December 23, 2009

Erin could be an oasis in Ontario landscape

As published in The Erin Advocate

Is resistance futile? Is the charming small town about to be assimilated by the urban monster as it stretches out its tentacles? Is it already too late?

The answer to all three questions is "No" – for now, at least. When people in Erin look to the south, they have good reason to be skeptical of development. High-traffic routes are plastered with fast-food joints, car dealerships, shopping centres and gas stations. The subdivisions seem endless.

Are there any role models we can look to, places that have preserved their small-town charm and local economy in the face of urban sprawl?

If you ask people why they moved here, whether it be to a small village house or a huge recreational farm, most will say it was to escape from that urban environment. Many define Erin by what it is not – in other words, not like Brampton, Milton, Georgetown or even Orangeville.

Some have told me they will move away if Erin village becomes more urbanized, which is sad perhaps, but not as sad as living passively in an uncomfortable environment. Maybe they will only have to move to Hillsburgh.

I've been reading up on highway development and attending community liaison meetings as part of the Town's Settlement and Servicing Master Plan (SSMP) process. Naturally, people have different ideas about how to resist the undesirable aspects of development.

One strategy is to oppose virtually all change. It will be too expensive, too disruptive for some residents and local businesses, too much of a threat to our white, middle-class culture. Are we willing to pay the price of doing nothing: polluted water, traffic congestion, an exodus of seniors, lack of local jobs and valuable land sitting idle? Do we accept, with resentment, only what is forced upon us?

Change will come – just look at the last 50 years. Wouldn't it be better to choose the changes we want, resist the negative trends we see in other towns, and create something special? It may seem idealistic, but if we come up with a vision that reflects the common values of the community, good things are more likely to actually happen.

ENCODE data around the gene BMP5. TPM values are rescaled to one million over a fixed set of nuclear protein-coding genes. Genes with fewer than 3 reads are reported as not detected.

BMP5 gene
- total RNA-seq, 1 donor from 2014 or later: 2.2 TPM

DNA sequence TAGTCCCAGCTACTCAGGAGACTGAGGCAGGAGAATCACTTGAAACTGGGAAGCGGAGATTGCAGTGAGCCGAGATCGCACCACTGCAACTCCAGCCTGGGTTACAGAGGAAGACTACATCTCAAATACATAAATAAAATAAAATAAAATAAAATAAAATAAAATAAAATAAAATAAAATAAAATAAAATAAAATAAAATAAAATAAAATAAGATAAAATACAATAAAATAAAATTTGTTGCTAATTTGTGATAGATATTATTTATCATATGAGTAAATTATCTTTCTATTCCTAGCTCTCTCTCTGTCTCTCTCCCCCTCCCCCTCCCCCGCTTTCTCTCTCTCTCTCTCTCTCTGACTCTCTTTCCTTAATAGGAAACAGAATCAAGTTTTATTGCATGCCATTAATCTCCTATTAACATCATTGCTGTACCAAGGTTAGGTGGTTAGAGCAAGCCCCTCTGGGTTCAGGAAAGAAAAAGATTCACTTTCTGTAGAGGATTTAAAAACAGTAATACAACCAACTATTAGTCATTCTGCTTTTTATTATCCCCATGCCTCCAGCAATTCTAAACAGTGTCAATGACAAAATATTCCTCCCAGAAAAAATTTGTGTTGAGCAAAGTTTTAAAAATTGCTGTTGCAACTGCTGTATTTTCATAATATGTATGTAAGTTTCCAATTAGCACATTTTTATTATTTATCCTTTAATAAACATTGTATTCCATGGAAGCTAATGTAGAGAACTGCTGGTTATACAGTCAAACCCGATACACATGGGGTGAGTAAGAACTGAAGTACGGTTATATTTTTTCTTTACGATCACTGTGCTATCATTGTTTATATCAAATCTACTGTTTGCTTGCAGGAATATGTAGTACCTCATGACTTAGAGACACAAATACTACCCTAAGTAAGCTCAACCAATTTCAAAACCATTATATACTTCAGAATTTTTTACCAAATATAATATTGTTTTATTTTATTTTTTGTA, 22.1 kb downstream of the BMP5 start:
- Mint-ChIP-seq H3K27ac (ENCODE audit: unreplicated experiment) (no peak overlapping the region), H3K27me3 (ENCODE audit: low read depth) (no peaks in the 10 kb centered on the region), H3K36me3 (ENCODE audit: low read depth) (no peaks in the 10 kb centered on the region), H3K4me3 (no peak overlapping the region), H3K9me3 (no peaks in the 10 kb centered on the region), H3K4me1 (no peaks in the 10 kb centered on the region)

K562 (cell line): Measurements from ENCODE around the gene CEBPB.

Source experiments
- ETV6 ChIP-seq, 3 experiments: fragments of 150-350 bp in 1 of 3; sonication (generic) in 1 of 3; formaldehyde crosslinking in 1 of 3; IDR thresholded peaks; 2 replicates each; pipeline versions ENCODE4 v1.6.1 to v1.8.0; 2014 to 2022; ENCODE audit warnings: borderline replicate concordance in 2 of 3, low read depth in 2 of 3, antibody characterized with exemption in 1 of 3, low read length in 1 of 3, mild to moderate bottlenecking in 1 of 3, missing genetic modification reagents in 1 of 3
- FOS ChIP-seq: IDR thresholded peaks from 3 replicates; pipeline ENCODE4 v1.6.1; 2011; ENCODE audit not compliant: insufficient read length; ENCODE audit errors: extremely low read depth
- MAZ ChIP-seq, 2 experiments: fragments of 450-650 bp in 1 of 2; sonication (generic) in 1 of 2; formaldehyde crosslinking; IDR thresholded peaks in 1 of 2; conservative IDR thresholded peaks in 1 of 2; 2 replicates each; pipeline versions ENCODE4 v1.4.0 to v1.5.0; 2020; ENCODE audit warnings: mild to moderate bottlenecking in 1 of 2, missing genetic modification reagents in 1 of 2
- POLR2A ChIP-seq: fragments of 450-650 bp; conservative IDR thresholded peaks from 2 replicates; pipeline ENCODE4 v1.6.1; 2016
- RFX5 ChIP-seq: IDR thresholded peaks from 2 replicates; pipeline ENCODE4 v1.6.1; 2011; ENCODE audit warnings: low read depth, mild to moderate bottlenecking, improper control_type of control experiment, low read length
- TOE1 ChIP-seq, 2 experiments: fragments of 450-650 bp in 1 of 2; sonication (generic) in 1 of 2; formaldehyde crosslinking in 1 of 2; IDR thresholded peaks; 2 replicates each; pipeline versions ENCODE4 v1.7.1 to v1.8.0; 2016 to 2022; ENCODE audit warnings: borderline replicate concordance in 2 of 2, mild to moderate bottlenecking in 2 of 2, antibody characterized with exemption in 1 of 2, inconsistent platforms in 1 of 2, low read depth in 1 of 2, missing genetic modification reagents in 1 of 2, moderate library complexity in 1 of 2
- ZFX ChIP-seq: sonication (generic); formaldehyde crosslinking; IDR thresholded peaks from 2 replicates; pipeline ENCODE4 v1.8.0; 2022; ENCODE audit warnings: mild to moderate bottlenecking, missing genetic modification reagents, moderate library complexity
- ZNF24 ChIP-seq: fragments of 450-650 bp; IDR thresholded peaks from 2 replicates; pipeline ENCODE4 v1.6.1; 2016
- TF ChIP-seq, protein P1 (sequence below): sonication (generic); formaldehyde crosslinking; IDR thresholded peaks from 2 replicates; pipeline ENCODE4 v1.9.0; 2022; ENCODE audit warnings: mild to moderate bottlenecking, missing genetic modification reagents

That is what the Town is trying to do with the SSMP. After a series of consultations, our well-paid consulting firm is now going to write a proposed vision statement. They will be studying an environmental report from Credit Valley Conservation, and coming up with a Problem/Opportunity Statement that will be discussed at a public meeting in March. To find out more, and to add your views to the mix, go to and click the "Defining Erin" link.

Gone are the days of an unquestioned need for development. In 1864, 200 Erin residents packed the Sportsman's Hotel to demand that the county gravel the road to Guelph – better to pay tolls than be stuck in the mud. Back in the 1870s, did anyone question the value of running a railroad through Erin? Did anyone regret the transformation of our economy, or resent the flood of weekend tourists coming to Stanley Park?

Erin is a desirable destination, but not as a place for huge numbers to live. I do not think a 400-series highway east of Guelph will be justified in the next 30 years, but no matter what is done, traffic will always expand to fill the available capacity. We may need County Road 124 widened to four lanes, plus a four-lane route south on Winston Churchill, east on Olde Baseline and south on Mississauga Road. This would move traffic down to Mayfield Road without a fresh cut through the escarpment, linking it to the proposed "Halton Peel Freeway" that would go to Highways 401 and 407.

Now that Erin is a well-known destination, a bypass for through traffic will be beneficial, helping our tourist trade and industrial growth, while protecting key areas from excessive traffic.

In this century, if we are both smart and fortunate, Erin will become an oasis in the Southern Ontario landscape. Within the protected Greenbelt there will be no "urban sprawl", and our tightly limited urban areas will have the opportunity to become even better living spaces.

We need a small number of new homes (including the affordable variety), better shopping, better social services, better recreation facilities and more light industry to provide jobs and tax revenue. It is not too much to hope for, and certainly worthy of a concerted community effort.